The basic idea is a set of fonts that can be used together as a unified font in a document that combines CJK languages, with the forms of the glyphs for each language correct for that region. They neglected to include glyphs localized for Hong Kong, but that will be rectified in v 2.000. You set them as the default for each language in your word processor or page design application, and off you go:

Note: The SC fonts contain both SC and TC code points for the core 8,105 characters encoded in Unicode as of 2016 and listed in China's 通用规范汉字表 standard (a.k.a. TGH-2013), so there's no need for a separate TC font for China (as opposed to Taiwan and Hong Kong).

Hanazono [花園]

The Hanazono fonts are an offshoot of the GlyphWiki project, a database project based in Japan, with all the advantages and drawbacks of the Wiki approach: (Japanese) (English translation)


As of January 2018, Hanazono Mincho [花園明朝] is comprised of two fonts with a total of 88,884 Unicode kanji plus 8,828 glyph variants registered in the current Ideographic Variation Database (IVD):

  • HanaMinA.ttf (CJK Unified Ideographs, Extension A, Compatibility Ideographs, Radicals, Strokes, plus the IVD variants)
  • HanaMinB.ttf (Extensions B, C, D, E, F)

BabelStone Han

Andrew West's free, open-source BabelStone Han font is focused on providing GSource glyphs (i.e., those defined by China as the standard forms) for Unicode hanzi. His discussion of the details of this ongoing project is illuminating. West is an IRG participant as a member of the UK delegation, so he is well-informed and up-to-date on the progress of their work, and his fonts reflect that knowledge. See:

He also provides complete fonts for Phags-pa and Tangut, among others.

Font Tools

None of the tools listed here provides specific information about Chinese character-set coverage in a given font. At best, they organize the glyphs in a font by Unicode character blocks. This can be helpful, but it won't tell you, for example, what version of Hong Kong SCS is supported. Toward that end, we provide text files containing the hanzi for selected Chinese character sets:

  • 通用规范汉字表 (TGH-2013): [China Simplified] [Hong Kong Traditional]
  • Big Five (CNS 11643-1992, Planes 1 and 2), ordered by Academia Sinica educational level: [Download]
  • Beyond Big Five: Big-5E (1998), listed by Big-5 block: [Download]
  • Beyond Big Five: Hong Kong SCS 1999, 2001, 2004, 2008, 2016: [Download]
  • Unicode CJK Unified Ideographs (1993+): [Download]
  • Unicode CJK Unified Ideographs Extension A (1999): [Download]
  • Unicode CJK Unified Ideographs Extension B (2001): [Download]
  • Unicode CJK Unified Ideographs Extension C (2009): [Download]
  • Unicode CJK Unified Ideographs Extension D (2010): [Download]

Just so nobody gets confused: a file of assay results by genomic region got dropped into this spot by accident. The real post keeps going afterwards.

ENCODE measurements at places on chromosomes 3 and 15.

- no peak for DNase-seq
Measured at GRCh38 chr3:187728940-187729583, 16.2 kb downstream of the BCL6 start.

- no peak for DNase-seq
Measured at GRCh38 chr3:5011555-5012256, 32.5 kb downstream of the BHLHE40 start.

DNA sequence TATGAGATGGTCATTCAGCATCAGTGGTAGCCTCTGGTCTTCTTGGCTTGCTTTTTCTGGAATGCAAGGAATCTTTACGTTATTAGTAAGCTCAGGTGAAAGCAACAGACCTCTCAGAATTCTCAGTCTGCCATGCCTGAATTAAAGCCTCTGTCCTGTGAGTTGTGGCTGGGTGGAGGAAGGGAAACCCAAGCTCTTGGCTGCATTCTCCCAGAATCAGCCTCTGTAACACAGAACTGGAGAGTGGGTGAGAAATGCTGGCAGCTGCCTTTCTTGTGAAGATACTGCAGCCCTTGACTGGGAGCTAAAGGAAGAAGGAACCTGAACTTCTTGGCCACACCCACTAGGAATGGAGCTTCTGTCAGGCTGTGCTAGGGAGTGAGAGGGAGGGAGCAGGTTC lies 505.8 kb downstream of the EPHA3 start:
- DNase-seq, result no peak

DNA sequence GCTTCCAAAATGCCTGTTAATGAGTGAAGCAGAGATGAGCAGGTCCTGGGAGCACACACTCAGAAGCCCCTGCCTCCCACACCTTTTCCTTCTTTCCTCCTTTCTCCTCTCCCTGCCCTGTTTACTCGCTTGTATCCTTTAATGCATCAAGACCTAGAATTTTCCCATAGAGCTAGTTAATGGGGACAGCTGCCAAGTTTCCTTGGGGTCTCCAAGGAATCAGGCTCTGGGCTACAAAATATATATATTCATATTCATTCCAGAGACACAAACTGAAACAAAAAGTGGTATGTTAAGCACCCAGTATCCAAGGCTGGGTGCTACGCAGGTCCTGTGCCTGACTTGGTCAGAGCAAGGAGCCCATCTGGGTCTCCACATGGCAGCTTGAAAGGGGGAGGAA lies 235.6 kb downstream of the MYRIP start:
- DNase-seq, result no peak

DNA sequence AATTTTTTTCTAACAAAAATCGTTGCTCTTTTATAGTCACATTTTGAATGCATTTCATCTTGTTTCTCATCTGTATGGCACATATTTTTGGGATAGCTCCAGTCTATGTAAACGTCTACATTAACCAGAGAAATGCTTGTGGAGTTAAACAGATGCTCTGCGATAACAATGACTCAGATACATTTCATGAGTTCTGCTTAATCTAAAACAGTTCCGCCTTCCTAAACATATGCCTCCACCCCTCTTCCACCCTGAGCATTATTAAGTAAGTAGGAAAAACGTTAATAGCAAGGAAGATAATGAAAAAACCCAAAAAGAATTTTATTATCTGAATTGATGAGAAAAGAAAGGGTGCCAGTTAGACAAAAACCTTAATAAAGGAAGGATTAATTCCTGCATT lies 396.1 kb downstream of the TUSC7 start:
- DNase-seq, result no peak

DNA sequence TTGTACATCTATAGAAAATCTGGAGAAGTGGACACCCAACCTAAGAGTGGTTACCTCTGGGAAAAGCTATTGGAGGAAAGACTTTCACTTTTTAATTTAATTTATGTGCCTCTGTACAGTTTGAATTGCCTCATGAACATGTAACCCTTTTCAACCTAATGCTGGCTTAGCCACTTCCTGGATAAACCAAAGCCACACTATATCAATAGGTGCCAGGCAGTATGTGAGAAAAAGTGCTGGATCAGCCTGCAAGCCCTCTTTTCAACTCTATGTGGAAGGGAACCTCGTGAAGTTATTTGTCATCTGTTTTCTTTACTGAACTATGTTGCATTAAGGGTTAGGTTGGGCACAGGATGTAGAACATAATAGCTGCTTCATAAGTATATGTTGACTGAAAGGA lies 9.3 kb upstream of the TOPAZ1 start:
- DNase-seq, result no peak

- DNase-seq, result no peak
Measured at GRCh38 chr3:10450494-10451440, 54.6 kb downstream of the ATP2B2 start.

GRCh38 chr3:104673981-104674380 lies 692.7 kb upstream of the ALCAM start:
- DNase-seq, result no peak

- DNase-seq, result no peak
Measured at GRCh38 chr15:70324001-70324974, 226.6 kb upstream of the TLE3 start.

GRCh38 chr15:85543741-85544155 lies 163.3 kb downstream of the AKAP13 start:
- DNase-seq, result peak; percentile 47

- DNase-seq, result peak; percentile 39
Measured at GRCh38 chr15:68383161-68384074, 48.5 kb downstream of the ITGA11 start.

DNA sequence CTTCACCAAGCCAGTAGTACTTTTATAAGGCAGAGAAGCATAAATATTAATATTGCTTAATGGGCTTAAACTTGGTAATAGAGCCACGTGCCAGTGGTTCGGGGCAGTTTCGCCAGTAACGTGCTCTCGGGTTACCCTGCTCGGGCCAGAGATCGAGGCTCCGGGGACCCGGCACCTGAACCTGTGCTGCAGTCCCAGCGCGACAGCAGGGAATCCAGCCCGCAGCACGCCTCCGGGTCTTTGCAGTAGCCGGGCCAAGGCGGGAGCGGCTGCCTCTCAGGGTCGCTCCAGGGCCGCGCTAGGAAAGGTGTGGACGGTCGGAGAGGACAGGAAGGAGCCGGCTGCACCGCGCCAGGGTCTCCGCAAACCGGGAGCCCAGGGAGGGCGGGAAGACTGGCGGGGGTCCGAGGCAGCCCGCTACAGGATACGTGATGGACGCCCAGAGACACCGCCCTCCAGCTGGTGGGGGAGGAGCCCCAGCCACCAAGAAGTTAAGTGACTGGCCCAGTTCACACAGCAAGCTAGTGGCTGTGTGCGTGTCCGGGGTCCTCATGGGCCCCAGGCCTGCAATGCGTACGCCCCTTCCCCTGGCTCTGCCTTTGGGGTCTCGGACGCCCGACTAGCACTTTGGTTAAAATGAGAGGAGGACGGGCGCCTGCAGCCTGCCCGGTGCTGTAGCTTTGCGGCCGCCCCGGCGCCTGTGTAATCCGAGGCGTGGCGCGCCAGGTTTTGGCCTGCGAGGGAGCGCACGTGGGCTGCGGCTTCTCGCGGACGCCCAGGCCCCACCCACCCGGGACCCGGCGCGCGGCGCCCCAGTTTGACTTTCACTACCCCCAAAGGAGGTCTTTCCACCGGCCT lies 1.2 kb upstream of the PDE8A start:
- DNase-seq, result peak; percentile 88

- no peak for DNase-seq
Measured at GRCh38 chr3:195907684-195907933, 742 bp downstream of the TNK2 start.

• Unicode CJK Unified Ideographs Extension E (2015): [Download]
  • Unicode CJK Unified Ideographs Extension F (2017): [Download]
  • Unicode CJK Strokes 2005, 2008: [Download]

In theory, you can use these by copying and pasting the text into the Preview > Custom window in Font Book. In practice, such large files can cause problems. LinoType FontExplorer has a similar feature. Font File Browser also works for this. See below.

Font Book

Comes with OS X. You can create smart collections for Chinese fonts by setting the Languages criteria to 'Chinese (Simplified)' and/or 'Chinese (Traditional).' 'Chinese' also works. For the most complete collection, use all three together. This works well for the fonts that come with OS X, but YMMV when you start adding other fonts:

For curated collections limited to Chinese fonts you might actually want to use, build regular collections from this Chinese smart collection.

Note: There is a bug in macOS 10.12 Sierra for smart collections and Chinese. They don't work. Fixed in macOS 10.13 High Sierra.

LinoType FontExplorer

Primarily a font manager like Font Book, but functions well as a font viewer, also like Font Book. LinoType is a vendor of high-quality fonts from a wide range of foundries, including Chinese. See our discussion of Chinese font foundries, above. OS X 10.9 and above.

Font File Browser

Browse the contents of any font, whether it is installed on your machine or not. Useful for examining fonts without installing them.

OS X 10.11 and above.

Font Editors

Apple Font Tools

Free. Apple provides a suite of command-line font tools, along with a set of instructions and a tutorial.

DTL OTMaster 6

From the makers of DTL FontMaster, Dutch Type Library's OTMaster 6 allows you to review and edit the tables and contours of fonts in all OpenType and TrueType formats. Full Unicode support for large CJK fonts and complex-script (Indic, Arabic etc.) fonts.

OS X 10.7 and above.

Glyphs 2

Glyphs 2 has the stamp of approval of FounderType at Beijing University, since they sell it on their site for the domestic Chinese market, here.

OS X 10.9 and above.

FontLab VI

FontLab VI is FontLab's current flagship product, released December 2017 after more than two years in development.

As of December 2017: 'CJKV fonts may be imported into FontLab but they can only be generated as TrueType fonts and will have no vertical metric sidebearings.' I don't know what that means, but FontLab has a history of good support for Chinese fonts in products like AsiaFont Studio.

OS X 10.10 and above.